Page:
With $75 million in fresh capital, the Minneapolis-based company plans to expand its healthcare benefits plan

Minneapolis-based healthcare company Gravie plans to use $75 million in fresh investment capital to expand access to its US digital marketplace and double its workforce over the next 12 months.

Co-founder and co-CEO Abir Sen, who operates in about 30 states, said plans are to deepen the company’s market share in those states while attracting more members in states in the northeast and west of the country.

The regional expansion drives relationships with the company’s insurance brokers, who aim to bring Gravie’s flagship product to their customers, Sen said.

In addition to operating an online marketplace where employers select health plans, Gravie offers its own health benefits plan called Comfort, which launched in 2018.

Along with its marketplace and Comfort product, more than 525 employers across the country use Gravie, although Comfort is the main driver of the company’s growth, Sen said.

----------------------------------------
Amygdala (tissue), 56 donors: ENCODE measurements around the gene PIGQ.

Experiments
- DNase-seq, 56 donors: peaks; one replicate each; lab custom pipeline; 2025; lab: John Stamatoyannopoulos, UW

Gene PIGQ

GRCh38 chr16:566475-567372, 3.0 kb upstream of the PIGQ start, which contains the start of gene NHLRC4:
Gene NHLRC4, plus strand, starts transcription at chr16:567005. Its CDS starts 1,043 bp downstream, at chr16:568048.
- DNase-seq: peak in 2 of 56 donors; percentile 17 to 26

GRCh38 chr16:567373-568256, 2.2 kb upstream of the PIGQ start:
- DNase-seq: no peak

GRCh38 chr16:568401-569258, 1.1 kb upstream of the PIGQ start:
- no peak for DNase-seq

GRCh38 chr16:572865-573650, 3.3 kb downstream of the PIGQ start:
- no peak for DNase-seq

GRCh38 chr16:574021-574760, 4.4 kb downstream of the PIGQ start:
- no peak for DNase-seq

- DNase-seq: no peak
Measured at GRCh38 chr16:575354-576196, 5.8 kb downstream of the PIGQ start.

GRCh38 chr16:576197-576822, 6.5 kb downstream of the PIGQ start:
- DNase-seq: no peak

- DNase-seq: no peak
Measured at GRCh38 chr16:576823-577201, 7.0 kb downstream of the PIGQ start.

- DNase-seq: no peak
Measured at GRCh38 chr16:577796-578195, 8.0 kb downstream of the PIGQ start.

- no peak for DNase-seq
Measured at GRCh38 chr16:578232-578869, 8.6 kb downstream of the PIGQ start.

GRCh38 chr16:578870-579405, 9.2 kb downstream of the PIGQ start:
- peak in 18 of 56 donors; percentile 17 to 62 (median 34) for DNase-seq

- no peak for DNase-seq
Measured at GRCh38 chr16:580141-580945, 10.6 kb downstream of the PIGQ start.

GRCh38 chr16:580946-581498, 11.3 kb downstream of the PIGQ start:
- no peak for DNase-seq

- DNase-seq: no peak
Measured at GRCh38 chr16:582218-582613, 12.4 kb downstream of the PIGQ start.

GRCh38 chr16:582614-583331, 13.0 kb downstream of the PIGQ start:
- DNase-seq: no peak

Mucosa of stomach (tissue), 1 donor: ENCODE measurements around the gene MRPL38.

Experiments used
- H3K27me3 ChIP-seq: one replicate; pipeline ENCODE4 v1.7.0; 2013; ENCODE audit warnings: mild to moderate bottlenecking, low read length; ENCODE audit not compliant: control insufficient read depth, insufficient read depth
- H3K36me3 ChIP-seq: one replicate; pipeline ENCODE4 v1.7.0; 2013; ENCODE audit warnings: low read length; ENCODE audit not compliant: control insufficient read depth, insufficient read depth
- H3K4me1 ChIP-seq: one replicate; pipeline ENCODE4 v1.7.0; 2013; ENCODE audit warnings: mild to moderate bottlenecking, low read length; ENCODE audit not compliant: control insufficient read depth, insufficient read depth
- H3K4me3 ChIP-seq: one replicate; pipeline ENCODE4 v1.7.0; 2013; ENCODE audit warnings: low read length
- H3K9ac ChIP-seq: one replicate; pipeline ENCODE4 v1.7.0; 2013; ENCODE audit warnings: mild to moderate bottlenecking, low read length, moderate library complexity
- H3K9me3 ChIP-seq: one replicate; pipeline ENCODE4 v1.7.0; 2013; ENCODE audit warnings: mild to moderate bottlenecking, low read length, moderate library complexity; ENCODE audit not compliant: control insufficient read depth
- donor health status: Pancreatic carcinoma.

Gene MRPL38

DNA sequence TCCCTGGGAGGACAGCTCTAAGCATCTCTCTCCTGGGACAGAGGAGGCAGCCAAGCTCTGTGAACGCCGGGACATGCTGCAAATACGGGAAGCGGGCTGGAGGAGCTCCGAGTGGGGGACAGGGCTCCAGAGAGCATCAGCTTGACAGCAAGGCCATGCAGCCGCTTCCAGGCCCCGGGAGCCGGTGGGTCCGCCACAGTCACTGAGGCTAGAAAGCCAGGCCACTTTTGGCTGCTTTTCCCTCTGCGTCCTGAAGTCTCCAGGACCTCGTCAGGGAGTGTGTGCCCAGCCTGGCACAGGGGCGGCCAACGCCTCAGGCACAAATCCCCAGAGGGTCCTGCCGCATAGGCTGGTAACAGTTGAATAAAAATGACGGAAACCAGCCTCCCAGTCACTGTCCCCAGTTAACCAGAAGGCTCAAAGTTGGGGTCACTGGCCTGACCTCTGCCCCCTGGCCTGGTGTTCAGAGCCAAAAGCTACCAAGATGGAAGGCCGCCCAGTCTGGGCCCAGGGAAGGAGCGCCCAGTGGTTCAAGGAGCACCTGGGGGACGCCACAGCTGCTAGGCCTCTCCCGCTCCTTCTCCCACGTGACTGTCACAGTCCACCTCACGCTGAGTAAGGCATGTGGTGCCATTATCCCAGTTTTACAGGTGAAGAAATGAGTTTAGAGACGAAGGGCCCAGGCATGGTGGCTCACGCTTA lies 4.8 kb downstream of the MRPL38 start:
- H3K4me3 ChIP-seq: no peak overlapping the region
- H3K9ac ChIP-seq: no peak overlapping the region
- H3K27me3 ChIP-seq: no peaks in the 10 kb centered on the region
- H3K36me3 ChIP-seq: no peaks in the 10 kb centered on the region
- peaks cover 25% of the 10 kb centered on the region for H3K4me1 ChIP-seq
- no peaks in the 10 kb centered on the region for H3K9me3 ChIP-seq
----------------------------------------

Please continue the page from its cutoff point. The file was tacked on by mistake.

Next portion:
Abir didn’t disclose the company’s earnings, but said Gravie’s earnings have multiplied 11-fold over the past two years and he expects to double or triple earnings this year.

Since its inception in 2013, Gravie has raised approximately $148 million in venture capital investments.

Rather than growing through acquisitions, Sen and his leadership team are focused on organic growth, he said. Some of this organic growth is a direct result of the pandemic.

For some medium-sized businesses that don’t have their own benefit staff, health insurance selection is often put on “autopilot,” Sen said.

“Unless something is going really bad, they don’t really pay attention because they’re busy with other things,” he said. “What the pandemic has done has absolutely brought health care to the fore for both employers and employees.”

With the job market tight, Sen said Gravie is also getting more interest from employers who see quality healthcare plans as a way to retain and attract talent.

The most recent Series E round was led by Toronto-based Georgian and included follow-on capital from Eden Prairie-based Split Rock Partners.

One benefit of being one of Georgian’s portfolio companies is access to the Canadian company’s expertise in artificial intelligence and machine learning, Sen said. Healthcare technology is outdated, and Gravie now has an opportunity to leverage its platform with those capabilities build up, he said.

Georgian will also play an important role in sourcing tech talent, Sen said.

Gravie employs about 150 people, most of them in Minneapolis, and the company is looking for sales, marketing, software engineer, member services representative and offerings analyst positions, said Sen.

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